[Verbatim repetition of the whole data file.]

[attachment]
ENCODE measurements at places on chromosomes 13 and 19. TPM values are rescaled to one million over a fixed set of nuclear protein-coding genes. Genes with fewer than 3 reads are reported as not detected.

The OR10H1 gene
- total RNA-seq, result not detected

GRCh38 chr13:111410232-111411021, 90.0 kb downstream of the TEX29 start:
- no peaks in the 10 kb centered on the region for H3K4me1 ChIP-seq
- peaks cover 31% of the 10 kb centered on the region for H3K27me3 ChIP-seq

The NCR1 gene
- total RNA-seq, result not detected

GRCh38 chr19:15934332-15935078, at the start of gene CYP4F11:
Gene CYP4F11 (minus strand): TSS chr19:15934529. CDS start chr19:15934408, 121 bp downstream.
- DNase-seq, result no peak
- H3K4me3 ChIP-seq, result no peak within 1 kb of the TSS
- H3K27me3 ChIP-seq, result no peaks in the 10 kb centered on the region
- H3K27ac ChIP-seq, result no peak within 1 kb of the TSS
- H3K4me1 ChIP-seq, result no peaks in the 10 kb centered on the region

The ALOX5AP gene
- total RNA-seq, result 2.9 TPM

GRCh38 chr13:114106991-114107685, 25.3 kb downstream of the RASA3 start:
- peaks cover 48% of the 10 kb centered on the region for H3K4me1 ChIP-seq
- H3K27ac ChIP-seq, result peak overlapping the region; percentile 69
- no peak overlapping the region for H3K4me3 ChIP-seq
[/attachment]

ENCODE measurements at places on chromosomes 13 and 19. TPM values are rescaled to one million over a fixed set of nuclear protein-coding genes. Genes with fewer than 3 reads are reported as not detected.

The OR10H1 gene
- total RNA-seq, result not detected

GRCh38 chr13:111410232-111411021, 90.0 kb downstream of the TEX29 start:
- no peaks in the 10 kb centered on the region for H3K4me1 ChIP-seq
- peaks cover 31% of the 10 kb centered on the region for H3K27me3 ChIP-seq

The NCR1 gene
- total RNA-seq, result not detected

GRCh38 chr19:15934332-15935078, at the start of gene CYP4F11:
Gene CYP4F11 (minus strand): TSS chr19:15934529. CDS start chr19:15934408, 121 bp downstream.
- DNase-seq, result no peak
- H3K4me3 ChIP-seq, result no peak within 1 kb of the TSS
- H3K27me3 ChIP-seq, result no peaks in the 10 kb centered on the region
- H3K27ac ChIP-seq, result no peak within 1 kb of the TSS
- H3K4me1 ChIP-seq, result no peaks in the 10 kb centered on the region

The ALOX5AP gene
- total RNA-seq, result 2.9 TPM

GRCh38 chr13:114106991-114107685, 25.3 kb downstream of the RASA3 start:
- peaks cover 48% of the 10 kb centered on the region for H3K4me1 ChIP-seq
- H3K27ac ChIP-seq, result peak overlapping the region; percentile 69
- no peak overlapping the region for H3K4me3 ChIP-seq